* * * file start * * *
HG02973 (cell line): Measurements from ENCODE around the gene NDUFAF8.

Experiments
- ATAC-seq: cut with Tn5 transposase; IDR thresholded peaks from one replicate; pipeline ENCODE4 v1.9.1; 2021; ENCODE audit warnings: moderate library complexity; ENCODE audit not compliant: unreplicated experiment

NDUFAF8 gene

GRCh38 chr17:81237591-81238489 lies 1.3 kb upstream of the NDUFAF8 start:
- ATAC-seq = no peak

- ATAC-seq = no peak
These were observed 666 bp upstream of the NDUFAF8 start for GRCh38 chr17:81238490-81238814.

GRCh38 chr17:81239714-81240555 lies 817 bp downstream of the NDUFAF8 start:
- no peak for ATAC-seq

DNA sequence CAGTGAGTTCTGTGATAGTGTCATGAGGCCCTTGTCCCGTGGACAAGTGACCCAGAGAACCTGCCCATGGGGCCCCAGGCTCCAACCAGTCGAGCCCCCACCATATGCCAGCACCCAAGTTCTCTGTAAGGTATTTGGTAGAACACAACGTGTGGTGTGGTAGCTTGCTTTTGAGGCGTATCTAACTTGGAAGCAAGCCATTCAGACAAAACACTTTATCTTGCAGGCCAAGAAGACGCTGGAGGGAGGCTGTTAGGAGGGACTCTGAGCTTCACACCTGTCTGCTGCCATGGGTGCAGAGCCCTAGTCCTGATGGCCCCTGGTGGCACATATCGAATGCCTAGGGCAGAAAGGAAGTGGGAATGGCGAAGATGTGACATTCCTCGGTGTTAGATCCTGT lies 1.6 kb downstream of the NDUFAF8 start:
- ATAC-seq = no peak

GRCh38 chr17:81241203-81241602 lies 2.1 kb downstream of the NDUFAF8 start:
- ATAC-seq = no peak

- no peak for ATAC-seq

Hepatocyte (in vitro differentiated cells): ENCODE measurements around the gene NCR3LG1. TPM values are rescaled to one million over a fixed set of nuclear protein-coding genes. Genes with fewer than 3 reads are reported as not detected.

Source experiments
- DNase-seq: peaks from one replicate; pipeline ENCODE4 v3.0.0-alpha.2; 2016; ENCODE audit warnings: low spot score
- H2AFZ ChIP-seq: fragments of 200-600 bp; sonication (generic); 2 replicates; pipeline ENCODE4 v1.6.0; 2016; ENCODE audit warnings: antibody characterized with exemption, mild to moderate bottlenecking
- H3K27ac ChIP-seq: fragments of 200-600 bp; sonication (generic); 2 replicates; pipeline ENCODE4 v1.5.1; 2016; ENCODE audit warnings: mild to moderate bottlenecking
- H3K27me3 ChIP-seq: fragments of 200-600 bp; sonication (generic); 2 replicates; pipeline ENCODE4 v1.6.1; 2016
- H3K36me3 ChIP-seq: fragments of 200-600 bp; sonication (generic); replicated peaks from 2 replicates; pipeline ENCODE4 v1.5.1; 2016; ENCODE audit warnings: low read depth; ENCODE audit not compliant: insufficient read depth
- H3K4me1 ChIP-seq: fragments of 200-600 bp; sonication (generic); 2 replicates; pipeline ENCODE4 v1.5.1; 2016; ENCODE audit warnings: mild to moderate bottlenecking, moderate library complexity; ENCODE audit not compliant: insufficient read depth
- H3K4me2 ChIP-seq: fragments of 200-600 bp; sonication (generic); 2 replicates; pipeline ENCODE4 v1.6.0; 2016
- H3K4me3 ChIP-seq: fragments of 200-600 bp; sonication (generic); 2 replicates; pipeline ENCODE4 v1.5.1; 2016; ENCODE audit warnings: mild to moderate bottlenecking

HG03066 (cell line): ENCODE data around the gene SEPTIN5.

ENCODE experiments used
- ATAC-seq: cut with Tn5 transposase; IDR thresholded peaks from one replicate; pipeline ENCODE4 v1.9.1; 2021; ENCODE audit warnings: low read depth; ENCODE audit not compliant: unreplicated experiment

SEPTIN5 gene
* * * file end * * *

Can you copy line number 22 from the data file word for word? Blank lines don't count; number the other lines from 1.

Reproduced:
- H3K36me3 ChIP-seq: fragments of 200-600 bp; sonication (generic); replicated peaks from 2 replicates; pipeline ENCODE4 v1.5.1; 2016; ENCODE audit warnings: low read depth; ENCODE audit not compliant: insufficient read depth